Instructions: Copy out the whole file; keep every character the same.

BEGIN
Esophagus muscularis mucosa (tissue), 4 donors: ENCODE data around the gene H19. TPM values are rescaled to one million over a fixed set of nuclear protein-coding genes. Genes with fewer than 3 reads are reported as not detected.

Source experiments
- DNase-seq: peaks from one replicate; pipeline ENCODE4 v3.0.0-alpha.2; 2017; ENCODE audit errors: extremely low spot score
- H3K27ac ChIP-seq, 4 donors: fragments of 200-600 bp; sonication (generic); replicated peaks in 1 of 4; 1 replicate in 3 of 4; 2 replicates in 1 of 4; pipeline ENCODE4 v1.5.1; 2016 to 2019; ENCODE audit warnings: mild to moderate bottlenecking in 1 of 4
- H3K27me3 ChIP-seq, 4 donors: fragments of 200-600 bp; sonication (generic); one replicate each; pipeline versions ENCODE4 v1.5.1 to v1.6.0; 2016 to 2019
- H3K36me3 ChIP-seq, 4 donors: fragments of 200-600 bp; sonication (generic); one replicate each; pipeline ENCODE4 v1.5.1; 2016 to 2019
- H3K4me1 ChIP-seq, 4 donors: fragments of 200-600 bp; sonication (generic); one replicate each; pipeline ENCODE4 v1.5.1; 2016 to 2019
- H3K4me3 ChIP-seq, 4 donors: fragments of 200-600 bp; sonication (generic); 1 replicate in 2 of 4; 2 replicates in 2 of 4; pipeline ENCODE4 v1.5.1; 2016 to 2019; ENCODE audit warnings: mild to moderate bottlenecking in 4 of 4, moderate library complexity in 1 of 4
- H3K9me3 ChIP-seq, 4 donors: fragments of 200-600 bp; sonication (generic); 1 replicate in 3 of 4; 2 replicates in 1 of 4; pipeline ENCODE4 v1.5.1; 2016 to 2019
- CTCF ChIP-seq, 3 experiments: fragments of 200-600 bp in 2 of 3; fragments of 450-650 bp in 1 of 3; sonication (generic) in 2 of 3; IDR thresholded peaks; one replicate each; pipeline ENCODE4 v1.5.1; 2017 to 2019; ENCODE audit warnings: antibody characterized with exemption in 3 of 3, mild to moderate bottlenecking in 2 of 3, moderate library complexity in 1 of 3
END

Esophagus muscularis mucosa (tissue), 4 donors: ENCODE data around the gene H19. TPM values are rescaled to one million over a fixed set of nuclear protein-coding genes. Genes with fewer than 3 reads are reported as not detected.

Source experiments
- DNase-seq: peaks from one replicate; pipeline ENCODE4 v3.0.0-alpha.2; 2017; ENCODE audit errors: extremely low spot score
- H3K27ac ChIP-seq, 4 donors: fragments of 200-600 bp; sonication (generic); replicated peaks in 1 of 4; 1 replicate in 3 of 4; 2 replicates in 1 of 4; pipeline ENCODE4 v1.5.1; 2016 to 2019; ENCODE audit warnings: mild to moderate bottlenecking in 1 of 4
- H3K27me3 ChIP-seq, 4 donors: fragments of 200-600 bp; sonication (generic); one replicate each; pipeline versions ENCODE4 v1.5.1 to v1.6.0; 2016 to 2019
- H3K36me3 ChIP-seq, 4 donors: fragments of 200-600 bp; sonication (generic); one replicate each; pipeline ENCODE4 v1.5.1; 2016 to 2019
- H3K4me1 ChIP-seq, 4 donors: fragments of 200-600 bp; sonication (generic); one replicate each; pipeline ENCODE4 v1.5.1; 2016 to 2019
- H3K4me3 ChIP-seq, 4 donors: fragments of 200-600 bp; sonication (generic); 1 replicate in 2 of 4; 2 replicates in 2 of 4; pipeline ENCODE4 v1.5.1; 2016 to 2019; ENCODE audit warnings: mild to moderate bottlenecking in 4 of 4, moderate library complexity in 1 of 4
- H3K9me3 ChIP-seq, 4 donors: fragments of 200-600 bp; sonication (generic); 1 replicate in 3 of 4; 2 replicates in 1 of 4; pipeline ENCODE4 v1.5.1; 2016 to 2019
- CTCF ChIP-seq, 3 experiments: fragments of 200-600 bp in 2 of 3; fragments of 450-650 bp in 1 of 3; sonication (generic) in 2 of 3; IDR thresholded peaks; one replicate each; pipeline ENCODE4 v1.5.1; 2017 to 2019; ENCODE audit warnings: antibody characterized with exemption in 3 of 3, mild to moderate bottlenecking in 2 of 3, moderate library complexity in 1 of 3